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The Access Act Moving Forward: A Commissioner’s Perspective
John Reid, Information Commissioner of Canada
Ottawa, Ontario
September 8, 2005

I am very pleased to be speaking to you today and to give you my take on the state of our Access to Information Act. I referred to it as "our" Access to Information Act on purpose because I think it is essential that we, as citizens, journalists, lawyers and ordinary people remember that it is our Act. It is not the government’s Act; it is not the bureaucrats’ Act; it is not the Cabinet’s Act and it is not the Prime Minister’s Act.

This Act was Parliament’s gift of power to each and every citizen and person in Canada and it is, as the courts have called it, a "cornerstone of our democracy." If it is going to be changed, and everyone agrees that it should be changed, then it must be changed in a way that makes governments more accountable and citizens more informed. Furthermore, the very process of changing the Act must be done in broad daylight, in full view of everyone, and not by consultants, bureaucrats and ministers behind closed doors.

This is a crucial time in our democracy and for our democratic institutions, the Access to Information Act being one of those institutions. It has become easier and easier, each and every month since September 11, 2001, to justify more and more secrecy in the name of security, as well as to justify more and more intrusion into personal privacy. Already the trump card of security has been played against the Access to Information Act and, in his Framework Paper, the Minister of Justice seems willing to play it again. Therefore, it is essential that we go into the process of renewing our Act with our eyes wide open and our "BS" detector on high alert.

How did we get to where we are today? The Access to Information Act was proclaimed in force on July 1, 1983. Since that time, despite many calls for reform, the Act has remained essentially the same. One amendment worthy of note is found as section 67.1 in the Act, which makes it an offence to destroy, mutilate or alter a record; to falsify a record or make a false record; to conceal a record or to direct, propose, counsel or cause any person in any manner to do any of those things if it was done with the intent to deny a right of access under the Act. This provision became part of the law by way of a private members’ bill put forward by a Liberal backbencher, Colleen Beaumier.

Another backbench member of Parliament who consistently and persistently urged reform of the Act was former Liberal M.P. John Bryden. His Private Member’s bill, Bill C-462, was given first reading on October 28, 2003, and received unanimous support at second reading – only to die on the order paper before the last election. When Parliament sat again after the election, without Mr. Bryden, Pat Martin introduced another Private Member’s bill, Bill C-201, which reintroduced Mr. Bryden’s bill which had died. Mr. Martin’s bill was eventually withdrawn from priority by him after an agreement with the Minister of Justice that, in exchange for the withdrawal of the bill from priority, the government would introduce its own bill to reform the Access to Information Act.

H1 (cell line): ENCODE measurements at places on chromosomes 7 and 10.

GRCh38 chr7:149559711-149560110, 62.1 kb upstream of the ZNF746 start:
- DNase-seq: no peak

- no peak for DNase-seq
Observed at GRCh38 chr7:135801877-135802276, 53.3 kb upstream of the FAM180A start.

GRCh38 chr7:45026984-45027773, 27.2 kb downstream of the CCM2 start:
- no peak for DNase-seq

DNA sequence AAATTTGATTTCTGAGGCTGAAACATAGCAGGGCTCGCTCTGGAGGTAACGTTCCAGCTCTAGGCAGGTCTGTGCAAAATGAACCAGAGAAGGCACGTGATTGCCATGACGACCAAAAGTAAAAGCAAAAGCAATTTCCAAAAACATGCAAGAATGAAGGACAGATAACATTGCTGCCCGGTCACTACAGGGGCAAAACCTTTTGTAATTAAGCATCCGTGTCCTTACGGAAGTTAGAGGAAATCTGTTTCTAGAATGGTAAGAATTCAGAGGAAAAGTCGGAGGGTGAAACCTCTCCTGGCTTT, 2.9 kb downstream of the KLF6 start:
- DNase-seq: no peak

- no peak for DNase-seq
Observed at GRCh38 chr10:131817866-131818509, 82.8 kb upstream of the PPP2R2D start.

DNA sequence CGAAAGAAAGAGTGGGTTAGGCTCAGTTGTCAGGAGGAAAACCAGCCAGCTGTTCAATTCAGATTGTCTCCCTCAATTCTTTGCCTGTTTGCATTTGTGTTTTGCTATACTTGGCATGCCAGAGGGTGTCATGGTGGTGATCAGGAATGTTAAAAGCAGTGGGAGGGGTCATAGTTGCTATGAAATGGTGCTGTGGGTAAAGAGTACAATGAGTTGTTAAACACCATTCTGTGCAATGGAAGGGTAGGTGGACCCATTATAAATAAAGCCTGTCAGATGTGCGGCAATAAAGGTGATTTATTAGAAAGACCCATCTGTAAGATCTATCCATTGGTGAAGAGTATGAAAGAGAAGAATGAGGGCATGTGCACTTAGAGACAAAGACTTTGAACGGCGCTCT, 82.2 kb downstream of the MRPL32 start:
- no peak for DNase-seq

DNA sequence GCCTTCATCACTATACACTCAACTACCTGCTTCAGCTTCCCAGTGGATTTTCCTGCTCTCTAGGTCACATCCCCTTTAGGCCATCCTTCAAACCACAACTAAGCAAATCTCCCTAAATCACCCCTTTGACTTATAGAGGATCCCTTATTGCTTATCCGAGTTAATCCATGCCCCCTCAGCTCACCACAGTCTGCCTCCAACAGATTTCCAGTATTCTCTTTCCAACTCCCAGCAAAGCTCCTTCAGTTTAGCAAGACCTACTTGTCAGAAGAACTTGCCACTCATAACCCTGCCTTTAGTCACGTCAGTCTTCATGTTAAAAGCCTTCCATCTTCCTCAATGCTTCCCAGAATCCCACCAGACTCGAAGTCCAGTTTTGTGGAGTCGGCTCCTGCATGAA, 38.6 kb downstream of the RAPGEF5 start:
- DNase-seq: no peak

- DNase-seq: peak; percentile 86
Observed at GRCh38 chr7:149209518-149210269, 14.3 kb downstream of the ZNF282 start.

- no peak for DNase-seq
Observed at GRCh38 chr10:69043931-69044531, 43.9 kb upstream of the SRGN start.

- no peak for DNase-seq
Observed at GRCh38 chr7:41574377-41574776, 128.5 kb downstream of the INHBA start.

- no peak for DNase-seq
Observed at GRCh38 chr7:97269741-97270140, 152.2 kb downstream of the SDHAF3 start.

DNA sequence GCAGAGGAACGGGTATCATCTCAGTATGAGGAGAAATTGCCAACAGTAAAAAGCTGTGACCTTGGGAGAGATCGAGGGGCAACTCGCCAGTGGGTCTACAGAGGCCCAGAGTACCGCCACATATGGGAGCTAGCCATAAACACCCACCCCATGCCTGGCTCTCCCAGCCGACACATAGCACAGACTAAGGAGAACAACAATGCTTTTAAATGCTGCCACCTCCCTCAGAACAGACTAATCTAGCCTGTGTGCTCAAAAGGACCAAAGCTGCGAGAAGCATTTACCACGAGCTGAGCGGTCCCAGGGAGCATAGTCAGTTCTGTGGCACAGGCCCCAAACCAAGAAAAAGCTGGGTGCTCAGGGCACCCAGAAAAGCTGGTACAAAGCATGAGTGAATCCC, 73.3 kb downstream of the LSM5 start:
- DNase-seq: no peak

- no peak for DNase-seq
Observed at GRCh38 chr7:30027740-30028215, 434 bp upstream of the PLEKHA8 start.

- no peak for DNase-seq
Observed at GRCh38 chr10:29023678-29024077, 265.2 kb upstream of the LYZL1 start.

That agreement has yet to be honoured by the government. On April, 2005, the Minister of Justice appeared before the House Standing Committee on Access, Privacy and Ethics, and announced that, instead of tabling a bill, he had decided to issue a "discussion paper" – A Comprehensive Framework for Access to Information Reform. This was a bitter disappointment to Pat Martin, who had only withdrawn his bill, on the understanding that a government bill would be forthcoming. Especially disappointing was the fact that the framework paper appears to be guided by the Delagrave Task Force report, which recommends additional limits to Access, rather than by the Bryden/Martin Bill.

The Standing Committee then took the unusual step of asking my office to produce a draft reform bill for its consideration, a request which I agreed to honour. Since that development, the Minister of Justice announced that he, too, would produce a draft bill this Fall.

At the same time, my appointment was ending – on June 30, 2005 – and my request to have it renewed for a further year, so that I might see the reform of this Act through, was being stalled despite the overwhelming vote of the House urging the government to renew my term for the year. At the eleventh hour, June 30th, I was given a three-month renewal, later extended to nine months, and the government announced that it was appointing an "eminent person" to advise the government on the efficacy of joining the offices of the Information and Privacy Commissioners.